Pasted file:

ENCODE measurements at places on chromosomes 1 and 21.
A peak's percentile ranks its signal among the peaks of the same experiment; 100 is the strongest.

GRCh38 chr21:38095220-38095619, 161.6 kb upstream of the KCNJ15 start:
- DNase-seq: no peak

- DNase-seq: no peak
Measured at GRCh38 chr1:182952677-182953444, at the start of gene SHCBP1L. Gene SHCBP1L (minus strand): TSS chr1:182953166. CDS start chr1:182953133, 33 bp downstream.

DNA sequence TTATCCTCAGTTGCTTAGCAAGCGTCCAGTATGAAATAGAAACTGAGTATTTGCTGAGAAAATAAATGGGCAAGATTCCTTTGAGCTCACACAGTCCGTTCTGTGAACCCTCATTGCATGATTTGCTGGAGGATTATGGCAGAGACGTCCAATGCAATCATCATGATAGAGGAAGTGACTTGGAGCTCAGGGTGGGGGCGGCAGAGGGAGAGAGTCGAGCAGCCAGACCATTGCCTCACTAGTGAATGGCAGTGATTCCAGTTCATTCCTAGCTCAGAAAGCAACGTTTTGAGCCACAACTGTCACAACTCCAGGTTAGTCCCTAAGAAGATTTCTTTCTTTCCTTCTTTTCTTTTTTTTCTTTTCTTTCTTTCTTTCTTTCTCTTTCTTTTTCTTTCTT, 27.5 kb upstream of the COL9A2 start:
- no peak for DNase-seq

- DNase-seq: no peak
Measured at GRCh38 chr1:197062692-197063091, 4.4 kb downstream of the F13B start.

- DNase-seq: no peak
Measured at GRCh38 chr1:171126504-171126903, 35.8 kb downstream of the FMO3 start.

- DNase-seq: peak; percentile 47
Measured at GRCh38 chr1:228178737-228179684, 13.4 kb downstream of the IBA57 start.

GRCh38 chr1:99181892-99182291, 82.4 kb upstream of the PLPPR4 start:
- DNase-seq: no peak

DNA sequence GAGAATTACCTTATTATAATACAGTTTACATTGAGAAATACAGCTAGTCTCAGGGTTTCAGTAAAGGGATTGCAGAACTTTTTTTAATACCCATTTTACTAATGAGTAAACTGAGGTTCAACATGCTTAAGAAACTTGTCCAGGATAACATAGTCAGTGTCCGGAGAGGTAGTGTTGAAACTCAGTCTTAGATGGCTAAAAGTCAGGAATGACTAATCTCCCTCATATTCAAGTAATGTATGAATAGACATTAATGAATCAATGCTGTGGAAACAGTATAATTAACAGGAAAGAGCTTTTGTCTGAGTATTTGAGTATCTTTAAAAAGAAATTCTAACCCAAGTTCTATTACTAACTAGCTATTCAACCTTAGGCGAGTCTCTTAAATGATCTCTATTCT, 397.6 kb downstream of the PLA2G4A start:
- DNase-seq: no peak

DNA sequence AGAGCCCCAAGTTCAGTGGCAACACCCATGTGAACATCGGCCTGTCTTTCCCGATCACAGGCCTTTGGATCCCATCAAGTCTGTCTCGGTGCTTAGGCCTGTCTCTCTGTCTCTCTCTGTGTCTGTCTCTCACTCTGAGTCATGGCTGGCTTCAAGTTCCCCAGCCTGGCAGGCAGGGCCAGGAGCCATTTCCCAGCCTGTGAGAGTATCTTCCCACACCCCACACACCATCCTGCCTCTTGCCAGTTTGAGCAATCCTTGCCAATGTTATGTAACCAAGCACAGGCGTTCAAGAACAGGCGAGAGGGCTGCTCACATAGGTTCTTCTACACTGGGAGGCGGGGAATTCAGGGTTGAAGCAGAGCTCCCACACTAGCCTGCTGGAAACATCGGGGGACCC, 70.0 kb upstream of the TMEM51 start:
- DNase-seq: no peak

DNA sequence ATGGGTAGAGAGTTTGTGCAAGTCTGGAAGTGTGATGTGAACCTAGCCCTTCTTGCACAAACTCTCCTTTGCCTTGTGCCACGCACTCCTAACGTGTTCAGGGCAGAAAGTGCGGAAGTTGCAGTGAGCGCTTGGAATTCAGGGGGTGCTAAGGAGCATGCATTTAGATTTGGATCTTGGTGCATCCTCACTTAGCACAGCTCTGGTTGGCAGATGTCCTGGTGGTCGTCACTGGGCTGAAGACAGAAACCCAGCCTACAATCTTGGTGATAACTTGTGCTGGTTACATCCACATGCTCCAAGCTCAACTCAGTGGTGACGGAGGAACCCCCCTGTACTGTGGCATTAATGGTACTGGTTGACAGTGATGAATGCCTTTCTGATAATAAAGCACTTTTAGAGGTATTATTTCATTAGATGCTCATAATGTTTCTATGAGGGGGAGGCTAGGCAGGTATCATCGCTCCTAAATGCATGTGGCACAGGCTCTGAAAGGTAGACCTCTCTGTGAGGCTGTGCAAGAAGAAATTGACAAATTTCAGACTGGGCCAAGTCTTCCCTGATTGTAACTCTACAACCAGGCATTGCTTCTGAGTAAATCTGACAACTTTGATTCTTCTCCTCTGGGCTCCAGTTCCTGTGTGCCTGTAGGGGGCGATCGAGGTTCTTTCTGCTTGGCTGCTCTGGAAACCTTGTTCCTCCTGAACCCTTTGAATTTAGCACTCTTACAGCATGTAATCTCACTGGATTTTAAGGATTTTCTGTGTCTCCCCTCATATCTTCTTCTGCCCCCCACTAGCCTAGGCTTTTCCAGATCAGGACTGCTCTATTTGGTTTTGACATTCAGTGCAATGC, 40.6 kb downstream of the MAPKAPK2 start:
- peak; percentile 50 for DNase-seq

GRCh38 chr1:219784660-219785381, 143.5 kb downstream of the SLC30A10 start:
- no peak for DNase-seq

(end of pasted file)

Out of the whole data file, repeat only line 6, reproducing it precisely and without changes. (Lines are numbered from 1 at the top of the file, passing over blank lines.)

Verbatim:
Measured at GRCh38 chr1:182952677-182953444, at the start of gene SHCBP1L. Gene SHCBP1L (minus strand): TSS chr1:182953166. CDS start chr1:182953133, 33 bp downstream.